H. Rinderknecht, T. Wang, A. Garcia, G. Bruhaug, M. Wei, H. Quevedo, T. Ditmire, J. Williams, A. Haid, D. Doria, K. Spohr, T. Toncian, and A. Arefiev, "Relativistically transparent magnetic filaments: scaling laws, initial results and prospects for strong-field QED studies", New J. Phys. 23, 095009 (2021).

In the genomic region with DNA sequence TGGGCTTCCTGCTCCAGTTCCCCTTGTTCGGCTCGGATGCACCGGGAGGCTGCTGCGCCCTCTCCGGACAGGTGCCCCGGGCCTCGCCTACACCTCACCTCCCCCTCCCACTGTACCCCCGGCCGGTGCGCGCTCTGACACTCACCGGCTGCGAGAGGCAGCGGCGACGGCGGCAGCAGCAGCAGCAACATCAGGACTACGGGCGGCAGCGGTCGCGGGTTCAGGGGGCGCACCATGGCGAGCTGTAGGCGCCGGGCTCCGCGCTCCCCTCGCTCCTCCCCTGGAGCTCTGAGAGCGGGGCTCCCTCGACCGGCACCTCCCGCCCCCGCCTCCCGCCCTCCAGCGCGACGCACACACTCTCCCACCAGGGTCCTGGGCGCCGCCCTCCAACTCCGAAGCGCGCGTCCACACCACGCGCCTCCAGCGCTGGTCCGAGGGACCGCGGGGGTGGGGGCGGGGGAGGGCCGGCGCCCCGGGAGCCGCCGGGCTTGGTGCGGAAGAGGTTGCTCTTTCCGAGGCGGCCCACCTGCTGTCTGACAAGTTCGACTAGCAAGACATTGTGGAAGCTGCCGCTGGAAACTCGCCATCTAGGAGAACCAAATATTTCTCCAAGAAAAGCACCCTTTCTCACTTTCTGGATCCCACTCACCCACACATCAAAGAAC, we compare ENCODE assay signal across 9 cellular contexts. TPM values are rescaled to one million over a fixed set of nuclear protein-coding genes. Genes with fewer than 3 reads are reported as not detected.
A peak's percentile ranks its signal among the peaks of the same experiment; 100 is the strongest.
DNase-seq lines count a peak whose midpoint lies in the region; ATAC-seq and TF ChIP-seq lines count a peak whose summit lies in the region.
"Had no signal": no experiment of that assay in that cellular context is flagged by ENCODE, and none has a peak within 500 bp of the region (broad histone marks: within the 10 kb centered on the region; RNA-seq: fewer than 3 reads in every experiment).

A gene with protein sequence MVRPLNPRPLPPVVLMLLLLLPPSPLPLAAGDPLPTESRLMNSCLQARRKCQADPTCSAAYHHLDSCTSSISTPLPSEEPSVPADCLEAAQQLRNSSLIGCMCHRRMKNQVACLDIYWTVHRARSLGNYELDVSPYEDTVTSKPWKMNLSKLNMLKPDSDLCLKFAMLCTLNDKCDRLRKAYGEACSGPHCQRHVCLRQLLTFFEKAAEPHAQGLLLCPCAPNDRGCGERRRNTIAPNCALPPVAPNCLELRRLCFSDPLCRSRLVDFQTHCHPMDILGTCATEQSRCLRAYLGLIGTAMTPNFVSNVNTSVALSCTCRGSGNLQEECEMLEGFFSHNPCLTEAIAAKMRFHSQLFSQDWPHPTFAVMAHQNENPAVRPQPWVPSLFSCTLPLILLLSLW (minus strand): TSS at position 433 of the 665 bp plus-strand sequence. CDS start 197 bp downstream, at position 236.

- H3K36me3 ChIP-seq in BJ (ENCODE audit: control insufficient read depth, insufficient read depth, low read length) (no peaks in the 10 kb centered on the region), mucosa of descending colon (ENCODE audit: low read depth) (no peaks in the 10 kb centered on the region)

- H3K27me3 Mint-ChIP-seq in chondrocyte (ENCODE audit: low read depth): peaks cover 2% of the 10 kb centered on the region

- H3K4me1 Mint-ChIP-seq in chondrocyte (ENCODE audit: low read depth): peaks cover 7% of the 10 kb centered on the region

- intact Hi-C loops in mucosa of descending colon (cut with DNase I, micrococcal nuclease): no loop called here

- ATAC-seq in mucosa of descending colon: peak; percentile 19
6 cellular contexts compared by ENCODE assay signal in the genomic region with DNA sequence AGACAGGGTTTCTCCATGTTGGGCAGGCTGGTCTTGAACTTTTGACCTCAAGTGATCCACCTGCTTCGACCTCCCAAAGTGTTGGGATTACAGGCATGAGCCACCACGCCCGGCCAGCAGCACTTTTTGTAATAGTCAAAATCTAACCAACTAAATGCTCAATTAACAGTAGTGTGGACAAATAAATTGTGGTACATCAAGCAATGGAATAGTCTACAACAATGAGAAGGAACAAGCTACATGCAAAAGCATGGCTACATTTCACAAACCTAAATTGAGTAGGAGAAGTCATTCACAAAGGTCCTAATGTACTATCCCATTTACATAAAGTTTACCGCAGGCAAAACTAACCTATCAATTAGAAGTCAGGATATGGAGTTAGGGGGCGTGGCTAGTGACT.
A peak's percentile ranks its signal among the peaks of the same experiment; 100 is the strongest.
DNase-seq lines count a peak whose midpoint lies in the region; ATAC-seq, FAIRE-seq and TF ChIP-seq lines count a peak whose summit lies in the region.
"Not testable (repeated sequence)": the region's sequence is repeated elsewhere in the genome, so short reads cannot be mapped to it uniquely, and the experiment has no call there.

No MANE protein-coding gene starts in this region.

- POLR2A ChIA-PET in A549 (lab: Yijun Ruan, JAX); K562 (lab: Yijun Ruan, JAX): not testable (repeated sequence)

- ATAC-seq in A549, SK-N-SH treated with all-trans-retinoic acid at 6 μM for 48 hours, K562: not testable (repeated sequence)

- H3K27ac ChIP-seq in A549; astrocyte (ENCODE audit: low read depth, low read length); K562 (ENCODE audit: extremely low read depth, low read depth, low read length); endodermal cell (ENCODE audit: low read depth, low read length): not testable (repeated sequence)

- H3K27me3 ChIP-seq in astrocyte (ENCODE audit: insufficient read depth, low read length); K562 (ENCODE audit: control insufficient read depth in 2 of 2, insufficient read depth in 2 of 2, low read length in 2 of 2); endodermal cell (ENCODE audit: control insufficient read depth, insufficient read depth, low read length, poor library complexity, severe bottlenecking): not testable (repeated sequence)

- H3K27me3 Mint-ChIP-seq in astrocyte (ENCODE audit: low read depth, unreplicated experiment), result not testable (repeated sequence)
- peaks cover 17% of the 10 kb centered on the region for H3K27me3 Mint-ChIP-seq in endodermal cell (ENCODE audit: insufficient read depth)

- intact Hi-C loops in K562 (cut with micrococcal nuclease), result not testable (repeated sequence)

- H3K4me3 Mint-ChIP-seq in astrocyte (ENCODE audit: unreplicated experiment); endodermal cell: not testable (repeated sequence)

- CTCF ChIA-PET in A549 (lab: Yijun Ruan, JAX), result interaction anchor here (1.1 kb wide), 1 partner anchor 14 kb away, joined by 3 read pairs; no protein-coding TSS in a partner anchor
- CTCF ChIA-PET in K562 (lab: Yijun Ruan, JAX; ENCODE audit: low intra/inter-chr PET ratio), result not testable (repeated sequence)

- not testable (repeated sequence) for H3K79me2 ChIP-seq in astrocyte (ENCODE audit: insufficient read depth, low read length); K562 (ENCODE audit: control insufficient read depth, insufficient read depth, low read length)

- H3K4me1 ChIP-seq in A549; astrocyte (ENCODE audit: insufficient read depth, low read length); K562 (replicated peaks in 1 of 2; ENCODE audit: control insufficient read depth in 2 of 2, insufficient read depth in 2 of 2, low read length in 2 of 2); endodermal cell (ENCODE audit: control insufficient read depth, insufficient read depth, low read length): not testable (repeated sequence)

Relativistic transparency enables volumetric laser interaction with overdense plasmas and direct laser acceleration of electrons to relativistic velocities. The dense electron current generates a magnetic filament with field strength of the order of the laser amplitude (>105 T). The magnetic filament traps the electrons radially, enabling efficient acceleration and conversion of laser energy into MeV photons by electron oscillations in the filament. The use of microstructured targets stabilizes the hosing instabilities associated with relativistically transparent interactions, resulting in robust and repeatable production of this phenomenon. Analytical scaling laws are derived to describe the radiated photon spectrum and energy from the magnetic filament phenomenon in terms of the laser intensity, focal radius, pulse duration, and the plasma density. These scaling laws are compared to 3-D particle-in-cell (PIC) simulations, demonstrating agreement over two regimes of focal radius. Preliminary experiments to study this phenomenon at moderate intensity (a0 ~ 30) were performed on the Texas Petawatt Laser. Experimental signatures of the magnetic filament phenomenon are observed in the electron and photon spectra recorded in a subset of these experiments that is consistent with the experimental design, analytical scaling and 3-D PIC simulations. Implications for future experimental campaigns are discussed.